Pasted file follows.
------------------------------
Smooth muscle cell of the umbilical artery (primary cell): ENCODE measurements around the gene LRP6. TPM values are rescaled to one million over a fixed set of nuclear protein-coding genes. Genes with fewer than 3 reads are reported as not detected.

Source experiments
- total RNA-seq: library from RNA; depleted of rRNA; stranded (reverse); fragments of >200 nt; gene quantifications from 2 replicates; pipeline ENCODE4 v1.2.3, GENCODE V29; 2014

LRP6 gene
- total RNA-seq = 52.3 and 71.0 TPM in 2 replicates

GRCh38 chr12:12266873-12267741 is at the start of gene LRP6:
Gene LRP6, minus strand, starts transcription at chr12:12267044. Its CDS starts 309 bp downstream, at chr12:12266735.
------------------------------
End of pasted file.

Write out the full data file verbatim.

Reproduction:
Smooth muscle cell of the umbilical artery (primary cell): ENCODE measurements around the gene LRP6. TPM values are rescaled to one million over a fixed set of nuclear protein-coding genes. Genes with fewer than 3 reads are reported as not detected.

Source experiments
- total RNA-seq: library from RNA; depleted of rRNA; stranded (reverse); fragments of >200 nt; gene quantifications from 2 replicates; pipeline ENCODE4 v1.2.3, GENCODE V29; 2014

LRP6 gene
- total RNA-seq = 52.3 and 71.0 TPM in 2 replicates

GRCh38 chr12:12266873-12267741 is at the start of gene LRP6:
Gene LRP6, minus strand, starts transcription at chr12:12267044. Its CDS starts 309 bp downstream, at chr12:12266735.